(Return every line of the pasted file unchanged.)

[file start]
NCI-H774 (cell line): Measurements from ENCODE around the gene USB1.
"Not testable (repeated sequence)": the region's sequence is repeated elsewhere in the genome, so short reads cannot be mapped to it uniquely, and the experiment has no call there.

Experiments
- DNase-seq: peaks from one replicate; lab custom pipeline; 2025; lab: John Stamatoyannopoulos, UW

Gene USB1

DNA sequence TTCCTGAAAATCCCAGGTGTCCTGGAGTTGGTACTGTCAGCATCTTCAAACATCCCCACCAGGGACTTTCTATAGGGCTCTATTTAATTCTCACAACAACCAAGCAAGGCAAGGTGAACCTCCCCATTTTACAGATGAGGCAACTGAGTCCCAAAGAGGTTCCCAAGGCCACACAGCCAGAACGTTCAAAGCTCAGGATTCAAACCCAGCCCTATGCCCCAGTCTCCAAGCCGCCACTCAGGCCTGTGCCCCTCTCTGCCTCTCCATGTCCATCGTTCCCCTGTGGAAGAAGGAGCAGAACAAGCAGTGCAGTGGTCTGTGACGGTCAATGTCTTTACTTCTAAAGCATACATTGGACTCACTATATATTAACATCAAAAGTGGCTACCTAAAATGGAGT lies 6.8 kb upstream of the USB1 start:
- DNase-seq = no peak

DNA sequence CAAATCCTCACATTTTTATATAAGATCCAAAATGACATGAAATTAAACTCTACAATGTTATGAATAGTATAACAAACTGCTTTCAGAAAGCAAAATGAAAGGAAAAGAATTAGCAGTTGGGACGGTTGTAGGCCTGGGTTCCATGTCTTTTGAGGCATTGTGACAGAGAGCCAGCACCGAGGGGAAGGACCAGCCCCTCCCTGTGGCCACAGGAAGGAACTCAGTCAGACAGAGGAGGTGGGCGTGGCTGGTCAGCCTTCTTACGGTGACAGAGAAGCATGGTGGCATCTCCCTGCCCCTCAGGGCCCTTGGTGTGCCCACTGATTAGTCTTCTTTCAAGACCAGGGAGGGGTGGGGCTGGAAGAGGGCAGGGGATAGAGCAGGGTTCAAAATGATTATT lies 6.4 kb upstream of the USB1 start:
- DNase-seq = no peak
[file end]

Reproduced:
NCI-H774 (cell line): Measurements from ENCODE around the gene USB1.
"Not testable (repeated sequence)": the region's sequence is repeated elsewhere in the genome, so short reads cannot be mapped to it uniquely, and the experiment has no call there.

Experiments
- DNase-seq: peaks from one replicate; lab custom pipeline; 2025; lab: John Stamatoyannopoulos, UW

Gene USB1

DNA sequence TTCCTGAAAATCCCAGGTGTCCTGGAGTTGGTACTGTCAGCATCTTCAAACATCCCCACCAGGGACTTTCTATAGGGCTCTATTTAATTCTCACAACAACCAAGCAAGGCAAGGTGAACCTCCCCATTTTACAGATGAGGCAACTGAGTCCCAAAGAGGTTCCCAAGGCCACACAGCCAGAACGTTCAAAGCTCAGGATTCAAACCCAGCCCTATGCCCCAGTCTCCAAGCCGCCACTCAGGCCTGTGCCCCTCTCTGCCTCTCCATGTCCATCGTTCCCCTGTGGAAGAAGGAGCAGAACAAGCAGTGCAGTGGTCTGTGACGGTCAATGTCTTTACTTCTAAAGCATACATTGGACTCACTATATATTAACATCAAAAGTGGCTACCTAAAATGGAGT lies 6.8 kb upstream of the USB1 start:
- DNase-seq = no peak

DNA sequence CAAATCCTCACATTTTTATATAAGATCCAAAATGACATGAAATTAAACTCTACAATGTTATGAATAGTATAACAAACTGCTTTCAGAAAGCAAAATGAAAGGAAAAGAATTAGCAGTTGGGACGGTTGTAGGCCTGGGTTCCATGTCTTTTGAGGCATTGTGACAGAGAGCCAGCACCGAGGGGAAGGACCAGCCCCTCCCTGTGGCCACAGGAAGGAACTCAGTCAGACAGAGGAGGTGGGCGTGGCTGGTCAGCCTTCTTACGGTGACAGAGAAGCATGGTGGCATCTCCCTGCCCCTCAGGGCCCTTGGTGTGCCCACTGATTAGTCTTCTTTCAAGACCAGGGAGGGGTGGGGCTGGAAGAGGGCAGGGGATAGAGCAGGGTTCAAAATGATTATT lies 6.4 kb upstream of the USB1 start:
- DNase-seq = no peak